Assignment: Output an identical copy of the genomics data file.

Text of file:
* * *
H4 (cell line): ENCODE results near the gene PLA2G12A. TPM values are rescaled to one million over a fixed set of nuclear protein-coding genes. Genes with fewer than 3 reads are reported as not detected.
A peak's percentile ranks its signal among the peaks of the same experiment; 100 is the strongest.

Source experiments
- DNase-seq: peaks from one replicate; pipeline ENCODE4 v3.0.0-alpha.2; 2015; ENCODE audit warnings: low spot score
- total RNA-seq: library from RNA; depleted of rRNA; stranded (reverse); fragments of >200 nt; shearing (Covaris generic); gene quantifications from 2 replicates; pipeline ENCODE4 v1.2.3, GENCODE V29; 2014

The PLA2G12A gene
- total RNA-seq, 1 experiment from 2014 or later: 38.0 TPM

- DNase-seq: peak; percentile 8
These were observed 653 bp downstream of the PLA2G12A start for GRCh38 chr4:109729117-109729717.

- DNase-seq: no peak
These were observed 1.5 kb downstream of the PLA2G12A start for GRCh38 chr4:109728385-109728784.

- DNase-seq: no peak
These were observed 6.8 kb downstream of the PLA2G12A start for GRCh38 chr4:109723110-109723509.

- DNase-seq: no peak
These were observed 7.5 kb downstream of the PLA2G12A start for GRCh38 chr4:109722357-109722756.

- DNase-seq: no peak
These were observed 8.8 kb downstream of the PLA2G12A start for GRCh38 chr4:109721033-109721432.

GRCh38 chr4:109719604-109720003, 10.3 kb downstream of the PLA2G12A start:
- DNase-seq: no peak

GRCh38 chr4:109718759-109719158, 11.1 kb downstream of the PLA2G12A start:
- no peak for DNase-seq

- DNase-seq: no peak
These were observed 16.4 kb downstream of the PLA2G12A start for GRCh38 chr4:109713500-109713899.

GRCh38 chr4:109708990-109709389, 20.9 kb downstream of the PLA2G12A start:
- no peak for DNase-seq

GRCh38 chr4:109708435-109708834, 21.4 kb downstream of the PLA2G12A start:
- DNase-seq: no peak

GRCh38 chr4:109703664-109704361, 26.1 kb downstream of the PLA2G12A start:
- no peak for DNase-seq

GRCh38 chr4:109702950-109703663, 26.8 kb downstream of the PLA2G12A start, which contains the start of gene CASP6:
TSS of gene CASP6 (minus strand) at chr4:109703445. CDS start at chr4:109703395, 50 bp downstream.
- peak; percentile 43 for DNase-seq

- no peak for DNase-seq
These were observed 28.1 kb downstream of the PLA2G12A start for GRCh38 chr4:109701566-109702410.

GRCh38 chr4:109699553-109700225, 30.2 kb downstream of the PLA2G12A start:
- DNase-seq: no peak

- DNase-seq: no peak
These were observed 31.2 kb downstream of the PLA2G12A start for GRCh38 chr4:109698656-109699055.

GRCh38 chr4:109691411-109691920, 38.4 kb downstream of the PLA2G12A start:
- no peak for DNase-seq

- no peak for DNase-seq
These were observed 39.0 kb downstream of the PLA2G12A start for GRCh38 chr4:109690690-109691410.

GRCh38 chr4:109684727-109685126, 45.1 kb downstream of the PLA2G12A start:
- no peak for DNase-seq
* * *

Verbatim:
H4 (cell line): ENCODE results near the gene PLA2G12A. TPM values are rescaled to one million over a fixed set of nuclear protein-coding genes. Genes with fewer than 3 reads are reported as not detected.
A peak's percentile ranks its signal among the peaks of the same experiment; 100 is the strongest.

Source experiments
- DNase-seq: peaks from one replicate; pipeline ENCODE4 v3.0.0-alpha.2; 2015; ENCODE audit warnings: low spot score
- total RNA-seq: library from RNA; depleted of rRNA; stranded (reverse); fragments of >200 nt; shearing (Covaris generic); gene quantifications from 2 replicates; pipeline ENCODE4 v1.2.3, GENCODE V29; 2014

The PLA2G12A gene
- total RNA-seq, 1 experiment from 2014 or later: 38.0 TPM

- DNase-seq: peak; percentile 8
These were observed 653 bp downstream of the PLA2G12A start for GRCh38 chr4:109729117-109729717.

- DNase-seq: no peak
These were observed 1.5 kb downstream of the PLA2G12A start for GRCh38 chr4:109728385-109728784.

- DNase-seq: no peak
These were observed 6.8 kb downstream of the PLA2G12A start for GRCh38 chr4:109723110-109723509.

- DNase-seq: no peak
These were observed 7.5 kb downstream of the PLA2G12A start for GRCh38 chr4:109722357-109722756.

- DNase-seq: no peak
These were observed 8.8 kb downstream of the PLA2G12A start for GRCh38 chr4:109721033-109721432.

GRCh38 chr4:109719604-109720003, 10.3 kb downstream of the PLA2G12A start:
- DNase-seq: no peak

GRCh38 chr4:109718759-109719158, 11.1 kb downstream of the PLA2G12A start:
- no peak for DNase-seq

- DNase-seq: no peak
These were observed 16.4 kb downstream of the PLA2G12A start for GRCh38 chr4:109713500-109713899.

GRCh38 chr4:109708990-109709389, 20.9 kb downstream of the PLA2G12A start:
- no peak for DNase-seq

GRCh38 chr4:109708435-109708834, 21.4 kb downstream of the PLA2G12A start:
- DNase-seq: no peak

GRCh38 chr4:109703664-109704361, 26.1 kb downstream of the PLA2G12A start:
- no peak for DNase-seq

GRCh38 chr4:109702950-109703663, 26.8 kb downstream of the PLA2G12A start, which contains the start of gene CASP6:
TSS of gene CASP6 (minus strand) at chr4:109703445. CDS start at chr4:109703395, 50 bp downstream.
- peak; percentile 43 for DNase-seq

- no peak for DNase-seq
These were observed 28.1 kb downstream of the PLA2G12A start for GRCh38 chr4:109701566-109702410.

GRCh38 chr4:109699553-109700225, 30.2 kb downstream of the PLA2G12A start:
- DNase-seq: no peak

- DNase-seq: no peak
These were observed 31.2 kb downstream of the PLA2G12A start for GRCh38 chr4:109698656-109699055.

GRCh38 chr4:109691411-109691920, 38.4 kb downstream of the PLA2G12A start:
- no peak for DNase-seq

- no peak for DNase-seq
These were observed 39.0 kb downstream of the PLA2G12A start for GRCh38 chr4:109690690-109691410.

GRCh38 chr4:109684727-109685126, 45.1 kb downstream of the PLA2G12A start:
- no peak for DNase-seq